JURY TRIAL: Not Guilty in Monroe

This was an interesting case for a couple of reasons. First, my client was black, charged in Monroe, which is predominately white. I don't know how racial attitudes are down there, so this gave me pause for concern. I would hate to deal with racial bias on top of the difficult facts that a DUI trial involves. Second, my client was an electrical engineer for one of the Big Three.
My client suffered from GERD. Gastroesophageal reflux disease, or GERD, is a digestive disorder that affects the lower esophageal sphincter (LES), the ring of muscle between the esophagus and stomach. Many people suffer from heartburn or acid indigestion caused by GERD. Doctors believe that some people suffer from GERD due to a condition called hiatal hernia. GERD is a condition where stomach contents come back up into the esophagus resulting in either symptoms or complications. If any alcohol is present in the stomach that is brought up to the esophagus prior to breath testing, that microscopic amount of alcohol can dramatically alter the breath test, making it look like a sober person is way above the legal limit.
During our pre-trial prep, my client was able to actually inspect one of my working Datamaster breath testing devices, and he was able to show me how and why the machine can't work as accurately as the government claims. He said that if this device were used by one of the major automotive companies, they would see failures in the design and implementation. He also told me that, contrary to the manufacturer's claims, the device was subject to widespread electrical and RFI interference, which is a huge issue in breath testing accuracy. 
I needed a fair and impartial jury to decide this case. The actual evidence was weak. The only thing that suggested that my client was guilty was the breath test. The very first thing I talked about down in Monroe? My client's race.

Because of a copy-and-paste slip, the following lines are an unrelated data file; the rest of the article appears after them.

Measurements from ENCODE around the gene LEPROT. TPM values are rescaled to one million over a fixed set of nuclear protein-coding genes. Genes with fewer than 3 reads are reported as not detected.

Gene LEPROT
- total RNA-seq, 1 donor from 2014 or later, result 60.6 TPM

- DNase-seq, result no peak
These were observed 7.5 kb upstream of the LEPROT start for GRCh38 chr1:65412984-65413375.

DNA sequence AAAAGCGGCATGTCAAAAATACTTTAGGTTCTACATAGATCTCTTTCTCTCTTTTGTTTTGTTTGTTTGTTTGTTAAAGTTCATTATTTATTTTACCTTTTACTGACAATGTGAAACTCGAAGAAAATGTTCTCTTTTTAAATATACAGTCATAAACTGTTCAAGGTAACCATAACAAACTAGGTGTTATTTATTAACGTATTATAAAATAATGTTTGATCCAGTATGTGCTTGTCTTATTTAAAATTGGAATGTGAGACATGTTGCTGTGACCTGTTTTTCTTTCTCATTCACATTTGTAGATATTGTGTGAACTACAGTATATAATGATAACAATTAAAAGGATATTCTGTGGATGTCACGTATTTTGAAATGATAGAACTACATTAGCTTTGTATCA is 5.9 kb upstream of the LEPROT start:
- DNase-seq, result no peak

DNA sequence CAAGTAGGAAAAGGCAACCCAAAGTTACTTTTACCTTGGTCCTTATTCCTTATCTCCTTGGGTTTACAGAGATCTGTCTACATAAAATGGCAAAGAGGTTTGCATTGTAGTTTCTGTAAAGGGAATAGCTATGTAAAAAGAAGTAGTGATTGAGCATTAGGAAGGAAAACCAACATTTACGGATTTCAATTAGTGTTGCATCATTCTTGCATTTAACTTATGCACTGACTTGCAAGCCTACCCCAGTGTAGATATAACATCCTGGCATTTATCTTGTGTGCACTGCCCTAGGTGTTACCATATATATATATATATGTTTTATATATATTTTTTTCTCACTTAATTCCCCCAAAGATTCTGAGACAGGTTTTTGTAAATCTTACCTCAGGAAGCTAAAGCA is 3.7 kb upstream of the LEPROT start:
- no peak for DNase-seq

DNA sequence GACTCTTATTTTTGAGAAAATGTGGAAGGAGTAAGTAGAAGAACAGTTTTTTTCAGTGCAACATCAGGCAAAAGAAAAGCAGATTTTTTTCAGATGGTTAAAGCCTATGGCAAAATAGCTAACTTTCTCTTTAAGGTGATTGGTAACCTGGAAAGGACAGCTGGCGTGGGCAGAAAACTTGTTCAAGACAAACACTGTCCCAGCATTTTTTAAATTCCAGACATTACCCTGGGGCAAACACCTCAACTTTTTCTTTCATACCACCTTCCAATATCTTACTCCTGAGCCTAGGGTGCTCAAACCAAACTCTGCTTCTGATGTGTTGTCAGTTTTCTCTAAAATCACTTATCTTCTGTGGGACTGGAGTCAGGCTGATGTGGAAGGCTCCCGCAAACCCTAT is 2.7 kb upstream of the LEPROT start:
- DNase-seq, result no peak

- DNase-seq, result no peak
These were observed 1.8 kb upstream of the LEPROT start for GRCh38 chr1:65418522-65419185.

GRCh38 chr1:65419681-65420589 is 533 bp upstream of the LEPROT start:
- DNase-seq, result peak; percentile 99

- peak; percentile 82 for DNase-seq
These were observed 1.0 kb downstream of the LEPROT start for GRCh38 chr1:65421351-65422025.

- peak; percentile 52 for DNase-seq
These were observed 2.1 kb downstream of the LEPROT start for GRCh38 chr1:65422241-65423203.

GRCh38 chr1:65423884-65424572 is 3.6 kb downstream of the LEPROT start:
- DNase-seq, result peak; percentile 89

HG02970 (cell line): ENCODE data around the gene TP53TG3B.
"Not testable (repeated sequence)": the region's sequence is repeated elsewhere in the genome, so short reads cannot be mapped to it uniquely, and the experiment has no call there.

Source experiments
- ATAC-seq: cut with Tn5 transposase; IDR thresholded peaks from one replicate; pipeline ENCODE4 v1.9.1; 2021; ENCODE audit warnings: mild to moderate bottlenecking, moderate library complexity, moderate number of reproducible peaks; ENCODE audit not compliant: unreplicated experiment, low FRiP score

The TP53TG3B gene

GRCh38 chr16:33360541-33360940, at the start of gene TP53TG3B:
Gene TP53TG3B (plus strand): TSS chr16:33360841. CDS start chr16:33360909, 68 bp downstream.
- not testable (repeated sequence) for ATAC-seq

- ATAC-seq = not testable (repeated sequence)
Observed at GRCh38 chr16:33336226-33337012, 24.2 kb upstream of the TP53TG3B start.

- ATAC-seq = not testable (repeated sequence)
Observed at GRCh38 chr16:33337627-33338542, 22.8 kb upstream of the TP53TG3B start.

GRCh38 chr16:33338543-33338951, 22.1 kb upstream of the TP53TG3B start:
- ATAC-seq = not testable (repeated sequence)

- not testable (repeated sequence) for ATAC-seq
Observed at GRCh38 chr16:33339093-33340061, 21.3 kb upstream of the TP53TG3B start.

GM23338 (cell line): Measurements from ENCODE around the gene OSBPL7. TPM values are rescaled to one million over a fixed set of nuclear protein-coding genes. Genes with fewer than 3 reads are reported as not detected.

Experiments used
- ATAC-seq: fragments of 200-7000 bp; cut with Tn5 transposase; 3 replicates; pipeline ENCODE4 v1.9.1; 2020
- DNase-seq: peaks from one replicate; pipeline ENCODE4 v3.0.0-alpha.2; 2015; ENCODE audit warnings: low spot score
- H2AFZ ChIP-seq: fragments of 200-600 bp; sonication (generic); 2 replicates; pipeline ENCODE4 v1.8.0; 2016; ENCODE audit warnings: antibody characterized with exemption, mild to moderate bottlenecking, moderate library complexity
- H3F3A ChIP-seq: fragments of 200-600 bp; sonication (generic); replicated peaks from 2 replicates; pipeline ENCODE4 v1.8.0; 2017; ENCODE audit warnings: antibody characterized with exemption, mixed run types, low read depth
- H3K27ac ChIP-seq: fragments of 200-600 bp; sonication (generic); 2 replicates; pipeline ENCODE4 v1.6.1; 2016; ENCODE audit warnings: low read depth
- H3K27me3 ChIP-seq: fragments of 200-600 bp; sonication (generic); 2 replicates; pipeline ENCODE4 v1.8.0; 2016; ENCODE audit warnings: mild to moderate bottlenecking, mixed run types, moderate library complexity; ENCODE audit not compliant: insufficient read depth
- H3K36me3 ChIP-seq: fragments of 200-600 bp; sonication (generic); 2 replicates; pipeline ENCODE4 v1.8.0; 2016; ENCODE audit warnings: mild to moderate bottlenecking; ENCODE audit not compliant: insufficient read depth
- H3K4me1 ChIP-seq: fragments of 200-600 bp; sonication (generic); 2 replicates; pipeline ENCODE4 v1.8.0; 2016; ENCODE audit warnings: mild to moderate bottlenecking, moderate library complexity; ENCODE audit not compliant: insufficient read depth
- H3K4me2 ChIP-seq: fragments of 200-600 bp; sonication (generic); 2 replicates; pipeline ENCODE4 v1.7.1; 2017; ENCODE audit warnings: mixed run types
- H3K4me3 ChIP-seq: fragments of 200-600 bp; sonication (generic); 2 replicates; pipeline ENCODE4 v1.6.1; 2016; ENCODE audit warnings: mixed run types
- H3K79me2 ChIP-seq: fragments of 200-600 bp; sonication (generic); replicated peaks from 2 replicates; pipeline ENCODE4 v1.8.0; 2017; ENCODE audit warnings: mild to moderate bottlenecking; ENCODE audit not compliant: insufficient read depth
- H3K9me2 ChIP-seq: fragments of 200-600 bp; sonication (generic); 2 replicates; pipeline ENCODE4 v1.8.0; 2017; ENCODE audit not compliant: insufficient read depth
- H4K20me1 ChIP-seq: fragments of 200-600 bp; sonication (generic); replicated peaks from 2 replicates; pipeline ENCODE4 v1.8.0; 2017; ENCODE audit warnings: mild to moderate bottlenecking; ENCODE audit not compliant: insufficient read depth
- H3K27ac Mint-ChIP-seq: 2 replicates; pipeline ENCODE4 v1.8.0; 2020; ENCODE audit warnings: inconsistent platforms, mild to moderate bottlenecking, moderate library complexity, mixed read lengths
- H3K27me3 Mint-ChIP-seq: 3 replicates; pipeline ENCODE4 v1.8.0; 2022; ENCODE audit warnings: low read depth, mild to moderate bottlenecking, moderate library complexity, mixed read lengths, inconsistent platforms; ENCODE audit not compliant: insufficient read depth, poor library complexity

I explained that I wasn't from the area, but I knew it well enough to know that Monroe County is filled with good people. But I also knew that there were some in the community who might decide this case based upon race. Using a prepared jury voir dire, I thought I picked a very good jury, and the jurors were racially neutral. In any event, we talked about it long enough that I knew that no one was going to decide the case based upon race. 
I had an expert from Western Michigan University testify during this trial. This person has many years working for the prosecution and police as well as the defense. He had certain theories that were not applicable to my case, and I brought him in only to talk about GERD. He encouraged me to use his studies to try to win the case, even though these studies had nothing to do with the case. I quickly cut him off during a break, instructing him to stick to my theory only.  He was, in a word, deflated. 
On cross-examination, the prosecutor instantly brought up his studies. I allowed the prosecutor some leeway to explore my college professor's background, knowledge, and veracity, but I wasn't going to allow this trial to devolve down to a debate on the professor's theories, which the prosecutor was prepared to attack. After allowing the debate to go for a while, I finally objected. I objected because the prosecutor and the professor were arguing about theories that had nothing to do with my case, and I indicated to the judge that these two could argue about these unrelated topics outside the jury's presence. AND THE JUDGE AGREED!
Both the prosecutor and the professor, who was more than eager to espouse his theories, were told to stick to the issues. And here is the problem: Neither the prosecutor, nor the professor, was ready to talk about anything other than their personal conflict. I was able to admit the scientific evidence that was objectively true through my expert, and the prosecutor had nothing to attack. 
The best part of this trial came at around 4:00 p.m. on the day of the jury trial. As we started our closing arguments, streams of people started to filter into the courtroom. I saw prosecutors and defense attorneys filling the rear of the courtroom. I was stunned! There was so much interest in this trial that local attorneys took note of it and wanted to hear the arguments.
I don't know if I lived up to the attorneys' expectations, but the jury returned a NOT GUILTY verdict.  I also called my client in two future cases as an expert witness to testify about the problems with the electrical and RFI issues with the breath testing device.